The effects of immunotherapy are both similar and different from traditional chemo. The differences are blatantly obvious: no violent nausea, no hair loss, no aching bones or obvious signs of illness.  If it works, the signs and symptoms are subtle. This translates frankly to more worry and concern. In someways, if you have physical manifestations of poisons at work in your body, you know that something is happening. The contrast is when you feel a little bit lousy you don’t know who or what to blame. So whatever gets between you and what you thought you wanted to do gets the flak. Most of the time completely undeserving. But then, I have never been really good at recognizing limits, physical pain or the proper time to sit down and shut up.

If you don’t believe that last sentence – just ask my family and they will confirm that when I lose it the antecedent is normally unrecognized physical discomfort (ok, pain) or hunger or both.

So there I am, poking at completely tender ribs and trying to decide if I should be worried, take some tylenol or just drink some more coffee. Oatmeal and the coffee won out along with a dose of tylenol which pretty much settled things for a while. Then I thought about things seriously and realized that one of my friendly pre-medications is cortisone. In IV form (which is how it is administered) it is pretty much cleared in 12 hours or so. Bounce up – bounce down. Maybe = crabby the next day?

In any case, it was time to get over myself, run errands with Shana and get back to my cross-stitch.

5 Jan 2017. Technically another three rows finished

where you can see the red pin from where I left off yesterday. Means 18 rows to go, several of which should be quick. The rest unfortunately are going to be single stitches again.

The set

George and I went to the Berkeley Rep this evening to see 946; The Amazing Story of Adolphus Tips. The play is based on a story set off the coast of England in WWII. The performing company is Kneehigh out of Cornwall in the UK. It was excellent.  Had I known the subject matter, I would not have gone. I don’t do war movies, plays, combat simulations and other takes on bloody reality. Done my turn in the various combat zones and feel absolutely no need to return, relive or examine. Your mileage may vary.

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About Holly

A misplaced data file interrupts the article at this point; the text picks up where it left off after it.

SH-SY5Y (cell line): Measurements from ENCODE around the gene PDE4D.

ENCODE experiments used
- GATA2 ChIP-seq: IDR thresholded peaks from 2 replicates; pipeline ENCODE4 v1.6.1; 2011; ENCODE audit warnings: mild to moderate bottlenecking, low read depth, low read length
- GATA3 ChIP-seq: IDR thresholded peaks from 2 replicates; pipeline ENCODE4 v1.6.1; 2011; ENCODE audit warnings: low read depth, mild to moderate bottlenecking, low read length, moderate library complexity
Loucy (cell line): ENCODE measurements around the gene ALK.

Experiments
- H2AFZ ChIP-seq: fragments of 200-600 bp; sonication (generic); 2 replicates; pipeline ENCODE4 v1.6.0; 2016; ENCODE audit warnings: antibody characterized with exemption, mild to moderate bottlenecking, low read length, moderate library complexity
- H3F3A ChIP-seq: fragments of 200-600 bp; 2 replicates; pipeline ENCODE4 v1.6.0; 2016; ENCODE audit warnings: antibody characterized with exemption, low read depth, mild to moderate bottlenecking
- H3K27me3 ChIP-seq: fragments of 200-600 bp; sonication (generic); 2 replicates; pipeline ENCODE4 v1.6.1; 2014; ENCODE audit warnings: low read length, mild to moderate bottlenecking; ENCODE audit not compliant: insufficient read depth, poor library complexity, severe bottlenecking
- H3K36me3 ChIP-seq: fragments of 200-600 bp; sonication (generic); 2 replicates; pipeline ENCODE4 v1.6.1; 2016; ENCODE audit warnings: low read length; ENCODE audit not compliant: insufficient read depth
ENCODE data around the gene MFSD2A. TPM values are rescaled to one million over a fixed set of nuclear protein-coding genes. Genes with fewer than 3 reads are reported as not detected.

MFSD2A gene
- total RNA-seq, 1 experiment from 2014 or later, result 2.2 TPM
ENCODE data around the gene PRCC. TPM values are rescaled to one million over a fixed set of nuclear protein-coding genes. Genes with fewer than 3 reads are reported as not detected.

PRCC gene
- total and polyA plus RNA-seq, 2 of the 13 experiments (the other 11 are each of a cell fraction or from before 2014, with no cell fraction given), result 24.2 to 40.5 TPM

fiber person - knitter, spinner, weaver who spent 33 years being a military officer to fund the above. And home. And family. Sewing and quilting projects are also in the stash. After living again in Heidelberg after retiring (finally) from the U.S. Army May 2011, we moved to the US ~ Dec 2015. Something about being over 65 and access to health care. It also might have had to do with finding a buyer for our house. Allegedly this will provide me a home base in the same country as our four adult children, all of whom I adore, so that I can drive them totally insane. Considerations of time to knit down the stash…(right, and if you believe that…) and spin and .... There is now actually enough time to do a bit of consulting, editing. Even more amazing - we have only one household again. As long as everyone understands that I still, 40 years into our marriage, don't do kitchens or bathrooms. For that matter, not being a golden retriever, I don't do slippers or newspapers either. I don’t miss either the military or full-time clinical practice. Limiting my public health/travel med/consulting and lecturing to “when I feel like it” has let me happily spend my pension cruising, stash enhancing (oops), arguing with the DH about where we are going to travel next and book buying. Life is good!
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6 Responses to Sideswiped

  1. Cat says:

    You sound normal to me – when people say someone “never complains” I find it hard to believe.

  2. April says:

    So you did not like the content, but the job done on it was good ?
    Have a good weekend!

  3. Pat says:

    Smart insights on discomfort.

  4. Ann says:

    What do they say about doctors being patients? Keep on fighting.

  5. Janet says:

    Don’t underestimate the ups and downs of steroids.

  6. Holly says:

    yes, well it took crabbiness x 3, a good look at things, reminders from Alison and you to admit the “What? Me? Solu-Cortef 100 mg? – oh DUH!” light bulb to go on…

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